Once Espinoza arrived, a cheer went up. The feeble cheer an early, tired Saturday morning makes. Espinoza took his place underneath a pop up tent, I snuck around the side and was snapping pics. I heard a bigshot in a suit say “Oh, we can speed up the process”, worried about the long line. I was reminded how small jockeys were when you see them up close. Damn.
Espinoza started signing immediately. The line moved fast, and people who were expecting pictures and conversation were shuffled past him, handed a signed posted and sent on their way.
I made sure my brother went around for a pic, and snapped a couple with my brother. My brother didn’t say anything to Espinoza. He posed for a quick pic, grabbed his poster and was about to run off without taking MY PIC, until I called him back and made sure he took a pic.
I was going to address Espinoza in Spanish, but he was speaking in English, so instead of posing for a pic, I told him, “You know, a bunch of went to Vegas for the derby, and I had a lot of fun watching you ride that horse and won some good money on it.”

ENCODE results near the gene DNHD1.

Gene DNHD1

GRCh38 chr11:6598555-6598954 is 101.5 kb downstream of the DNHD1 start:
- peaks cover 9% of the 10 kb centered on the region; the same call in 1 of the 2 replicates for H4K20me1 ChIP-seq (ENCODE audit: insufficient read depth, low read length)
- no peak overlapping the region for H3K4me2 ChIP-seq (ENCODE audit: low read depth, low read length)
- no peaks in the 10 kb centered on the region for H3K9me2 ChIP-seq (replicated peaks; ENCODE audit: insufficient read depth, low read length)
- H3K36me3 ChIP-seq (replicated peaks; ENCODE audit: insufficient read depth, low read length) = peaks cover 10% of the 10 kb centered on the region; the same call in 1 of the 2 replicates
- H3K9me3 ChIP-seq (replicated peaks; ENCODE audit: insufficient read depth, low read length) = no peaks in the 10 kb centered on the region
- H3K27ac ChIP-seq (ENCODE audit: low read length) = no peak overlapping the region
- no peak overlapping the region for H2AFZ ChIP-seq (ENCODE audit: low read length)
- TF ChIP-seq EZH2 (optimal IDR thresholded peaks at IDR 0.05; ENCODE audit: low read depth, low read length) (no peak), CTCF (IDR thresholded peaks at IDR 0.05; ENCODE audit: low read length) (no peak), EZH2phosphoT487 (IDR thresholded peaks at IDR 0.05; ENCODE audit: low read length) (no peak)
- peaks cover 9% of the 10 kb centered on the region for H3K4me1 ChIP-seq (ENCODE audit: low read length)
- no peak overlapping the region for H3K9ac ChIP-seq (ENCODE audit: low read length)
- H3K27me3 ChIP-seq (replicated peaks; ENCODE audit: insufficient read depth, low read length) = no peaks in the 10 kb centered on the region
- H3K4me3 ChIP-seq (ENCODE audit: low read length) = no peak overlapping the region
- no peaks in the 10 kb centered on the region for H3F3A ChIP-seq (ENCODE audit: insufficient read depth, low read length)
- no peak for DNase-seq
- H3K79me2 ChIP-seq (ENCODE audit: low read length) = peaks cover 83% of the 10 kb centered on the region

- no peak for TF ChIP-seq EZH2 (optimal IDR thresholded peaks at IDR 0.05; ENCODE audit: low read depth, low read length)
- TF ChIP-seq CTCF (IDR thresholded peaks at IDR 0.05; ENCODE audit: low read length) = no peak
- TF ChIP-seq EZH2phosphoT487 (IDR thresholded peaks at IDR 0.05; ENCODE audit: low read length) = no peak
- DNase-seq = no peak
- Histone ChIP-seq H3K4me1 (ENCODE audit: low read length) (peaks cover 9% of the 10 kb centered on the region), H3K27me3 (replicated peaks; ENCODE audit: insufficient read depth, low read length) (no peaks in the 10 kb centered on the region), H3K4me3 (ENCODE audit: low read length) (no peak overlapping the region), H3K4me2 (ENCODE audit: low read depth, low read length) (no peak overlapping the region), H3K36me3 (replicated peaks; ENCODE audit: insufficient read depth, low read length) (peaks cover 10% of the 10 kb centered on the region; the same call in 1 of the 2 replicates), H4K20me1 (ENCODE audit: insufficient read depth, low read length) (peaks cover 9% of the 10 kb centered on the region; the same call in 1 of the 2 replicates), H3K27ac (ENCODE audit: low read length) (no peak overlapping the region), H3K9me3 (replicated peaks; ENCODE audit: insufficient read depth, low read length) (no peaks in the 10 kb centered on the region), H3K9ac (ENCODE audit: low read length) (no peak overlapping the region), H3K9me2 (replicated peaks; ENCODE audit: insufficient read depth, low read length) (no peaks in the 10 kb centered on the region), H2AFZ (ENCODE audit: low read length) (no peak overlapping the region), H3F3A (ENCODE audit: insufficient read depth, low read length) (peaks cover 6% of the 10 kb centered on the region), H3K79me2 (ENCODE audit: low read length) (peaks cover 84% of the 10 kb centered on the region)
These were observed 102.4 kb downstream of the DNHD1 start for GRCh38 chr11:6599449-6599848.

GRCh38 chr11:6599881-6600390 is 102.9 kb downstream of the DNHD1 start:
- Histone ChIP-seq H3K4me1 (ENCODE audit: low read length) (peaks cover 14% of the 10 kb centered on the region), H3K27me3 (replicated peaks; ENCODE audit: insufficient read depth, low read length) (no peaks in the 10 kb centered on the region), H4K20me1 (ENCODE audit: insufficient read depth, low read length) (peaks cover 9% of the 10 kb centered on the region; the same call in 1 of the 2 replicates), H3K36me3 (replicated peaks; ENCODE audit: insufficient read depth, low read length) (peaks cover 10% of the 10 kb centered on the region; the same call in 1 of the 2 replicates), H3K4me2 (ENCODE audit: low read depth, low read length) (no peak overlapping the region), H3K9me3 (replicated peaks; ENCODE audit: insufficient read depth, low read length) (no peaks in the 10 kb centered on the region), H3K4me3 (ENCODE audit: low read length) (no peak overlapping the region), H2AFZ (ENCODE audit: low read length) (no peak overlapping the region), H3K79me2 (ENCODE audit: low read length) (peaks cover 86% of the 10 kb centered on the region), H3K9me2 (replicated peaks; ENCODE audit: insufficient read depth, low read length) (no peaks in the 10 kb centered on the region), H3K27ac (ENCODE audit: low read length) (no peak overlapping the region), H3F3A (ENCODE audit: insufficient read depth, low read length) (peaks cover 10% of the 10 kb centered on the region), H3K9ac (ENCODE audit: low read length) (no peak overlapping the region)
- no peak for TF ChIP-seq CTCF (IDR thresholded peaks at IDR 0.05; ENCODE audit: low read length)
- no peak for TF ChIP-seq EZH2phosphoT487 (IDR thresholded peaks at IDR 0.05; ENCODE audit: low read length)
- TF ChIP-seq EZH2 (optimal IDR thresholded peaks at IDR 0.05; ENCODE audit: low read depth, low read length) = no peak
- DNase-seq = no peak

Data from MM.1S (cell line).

He paused and looked up and said “Oh yeah?” and had what appeared to be a look of enjoyment. I told him it was true, and that we had a great time, and thanked him profusely and he sort of chuckled as I walked off. He’s one of the greats, and I was pretty stoked to meet him so shortly after he had done so well in the Derby.
My last post was a total bummer. It was about how my beloved Chihuahua had passed away. Nobody wants to write or read about that. Stiff upper lip, steady as she goes, onward, etc. . .
Then Tuesday on the way to work, I had to hit my brakes. A big old Ford slammed into me. He rammed me into a full sized Chevy truck, a Cal Trans, tank behemoth of a truck. I hit him hard enough to slam him into a little Volvo.